This week’s story is kind of sad. It is a reminder of my 1995 Jeep Wrangler, which has been my favorite car. I bought it new and put about 250,000 miles on it before the frame broke and I had to retire it. Since then I’ve driven several different Jeeps and other cars, but none are quite the same. My latest one was a 2006 Ford Escape. It wasn’t quite in the same class as the Wrangler, but it was good transportation. At least it was for about three months until it became the ham in a car club sandwich (right in the middle). I wasn’t hurt, but they ended up declaring my Escape a total loss. The damage was mostly cosmetic, so I bought the wreck back from the insurance company to rebuild it and keep driving it. I have done this before (with another Jeep) and it is a good way to save some money.
It took a couple weeks to get the parts rounded up and then I got started. First I had to pull the back end back out a little bit. Like last time I used my basic body shop tools; a 6-ton come-along, a ten pound sledge and a tree (to chain the vehicle to). Sorry, but I forgot to take a picture of that operation, but I managed to pull the back approximately into its original shape.
Next I had to take the front apart and replace the radiator which got crushed in the wreck. That is when I started to miss my old Jeep. I changed the radiator in my Wrangler one time, and it took me about an hour. Four screws on the fan cowling, two bolts on the radiator, and two hose clamps and presto, just lift it out! On the Escape (or any newer car for that matter) you have to disassemble half the front end just to get to it. I had to remove the inner fenders, remove the plastic front bumper cover, take out the grill, remove two lower air deflectors, unbolt the hood latch, take out the center support, unhook and remove two electric cooling fans, unbolt and lean out the air conditioning condenser, unhook four radiator hoses, and and then you can just barely weasel the damn thing out.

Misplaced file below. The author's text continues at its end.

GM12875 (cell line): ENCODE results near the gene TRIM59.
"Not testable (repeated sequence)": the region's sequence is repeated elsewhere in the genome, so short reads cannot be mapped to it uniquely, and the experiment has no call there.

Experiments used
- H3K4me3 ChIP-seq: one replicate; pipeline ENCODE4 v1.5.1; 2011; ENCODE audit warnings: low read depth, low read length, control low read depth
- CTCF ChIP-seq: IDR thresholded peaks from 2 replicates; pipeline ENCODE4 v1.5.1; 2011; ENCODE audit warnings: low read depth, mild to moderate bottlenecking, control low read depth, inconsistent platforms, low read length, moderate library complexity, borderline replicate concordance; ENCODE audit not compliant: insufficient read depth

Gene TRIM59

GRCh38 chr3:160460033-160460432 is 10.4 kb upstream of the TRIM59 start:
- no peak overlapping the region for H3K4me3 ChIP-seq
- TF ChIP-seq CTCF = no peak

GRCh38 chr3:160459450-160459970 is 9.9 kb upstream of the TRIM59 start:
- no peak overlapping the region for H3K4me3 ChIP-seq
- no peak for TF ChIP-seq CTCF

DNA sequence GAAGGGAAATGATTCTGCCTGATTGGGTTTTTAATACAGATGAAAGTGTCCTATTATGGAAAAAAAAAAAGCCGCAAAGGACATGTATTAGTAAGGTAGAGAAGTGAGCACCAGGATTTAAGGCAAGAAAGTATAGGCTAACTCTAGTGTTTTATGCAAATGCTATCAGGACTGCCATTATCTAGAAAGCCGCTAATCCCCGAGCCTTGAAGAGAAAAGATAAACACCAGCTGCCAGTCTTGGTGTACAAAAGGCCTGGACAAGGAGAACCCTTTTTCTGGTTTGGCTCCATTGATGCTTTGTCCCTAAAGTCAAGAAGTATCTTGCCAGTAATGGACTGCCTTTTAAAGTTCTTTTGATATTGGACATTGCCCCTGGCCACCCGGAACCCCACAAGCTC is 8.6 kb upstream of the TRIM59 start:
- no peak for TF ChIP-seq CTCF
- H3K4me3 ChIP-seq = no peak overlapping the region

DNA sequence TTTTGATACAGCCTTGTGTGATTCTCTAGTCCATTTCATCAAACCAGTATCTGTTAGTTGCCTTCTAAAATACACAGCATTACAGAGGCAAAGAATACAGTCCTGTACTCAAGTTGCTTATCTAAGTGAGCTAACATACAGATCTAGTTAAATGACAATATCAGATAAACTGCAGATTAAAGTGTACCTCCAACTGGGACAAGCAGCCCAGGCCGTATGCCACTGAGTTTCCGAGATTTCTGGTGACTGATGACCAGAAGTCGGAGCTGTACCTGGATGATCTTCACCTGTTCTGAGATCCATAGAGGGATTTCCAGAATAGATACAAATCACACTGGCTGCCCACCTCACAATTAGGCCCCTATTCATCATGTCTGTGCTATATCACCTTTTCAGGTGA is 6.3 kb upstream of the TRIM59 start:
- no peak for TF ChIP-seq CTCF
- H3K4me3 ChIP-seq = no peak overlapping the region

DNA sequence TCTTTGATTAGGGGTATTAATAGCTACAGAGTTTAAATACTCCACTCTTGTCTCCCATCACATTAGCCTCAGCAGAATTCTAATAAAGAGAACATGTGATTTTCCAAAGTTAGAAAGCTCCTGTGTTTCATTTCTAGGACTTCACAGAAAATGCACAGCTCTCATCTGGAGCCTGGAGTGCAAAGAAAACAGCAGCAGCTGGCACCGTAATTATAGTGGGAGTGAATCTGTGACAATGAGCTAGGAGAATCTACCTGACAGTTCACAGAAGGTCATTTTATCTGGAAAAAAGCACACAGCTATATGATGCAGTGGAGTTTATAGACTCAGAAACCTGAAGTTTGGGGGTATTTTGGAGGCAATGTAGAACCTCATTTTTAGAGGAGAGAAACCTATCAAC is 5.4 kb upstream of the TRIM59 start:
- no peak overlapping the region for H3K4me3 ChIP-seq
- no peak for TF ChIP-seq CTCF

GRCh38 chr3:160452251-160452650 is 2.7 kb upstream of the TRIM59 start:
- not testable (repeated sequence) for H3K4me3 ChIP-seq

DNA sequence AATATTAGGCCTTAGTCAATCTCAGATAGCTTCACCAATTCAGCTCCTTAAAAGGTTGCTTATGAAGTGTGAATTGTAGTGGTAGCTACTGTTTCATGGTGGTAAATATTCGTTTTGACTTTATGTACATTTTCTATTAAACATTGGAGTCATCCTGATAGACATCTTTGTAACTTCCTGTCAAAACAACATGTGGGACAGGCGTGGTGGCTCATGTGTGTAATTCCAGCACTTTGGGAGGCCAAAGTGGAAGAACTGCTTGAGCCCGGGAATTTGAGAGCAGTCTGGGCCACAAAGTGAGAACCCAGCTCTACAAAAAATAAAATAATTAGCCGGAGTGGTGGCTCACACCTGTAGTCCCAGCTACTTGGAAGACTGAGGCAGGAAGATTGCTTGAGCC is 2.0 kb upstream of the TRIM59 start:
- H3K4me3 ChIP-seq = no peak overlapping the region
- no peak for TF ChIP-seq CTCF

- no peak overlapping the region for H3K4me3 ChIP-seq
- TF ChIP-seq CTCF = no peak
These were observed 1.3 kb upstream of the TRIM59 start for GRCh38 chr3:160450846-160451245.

I carefully slid the new one in and then I had to reassemble the whole front end of the car again. Not counting the extra time I spent fixing other damage from the impact, I’d say it took me about four hours (maybe longer!). New cars sure run good, and they get better mileage, but you sure can’t beat an older car or truck for ease of repair. Half the parts that I had to take off weren’t even on my old Jeep, and somehow it still got me where I wanted to go. I guess that you can’t fight progress, but sometimes I sure don’t like it. Now that it’s all back together, I suppose it was all worth it, of course now I’ve got to do is the same thing to the back end, well I suppose that’s life, at the Old Hardware Store…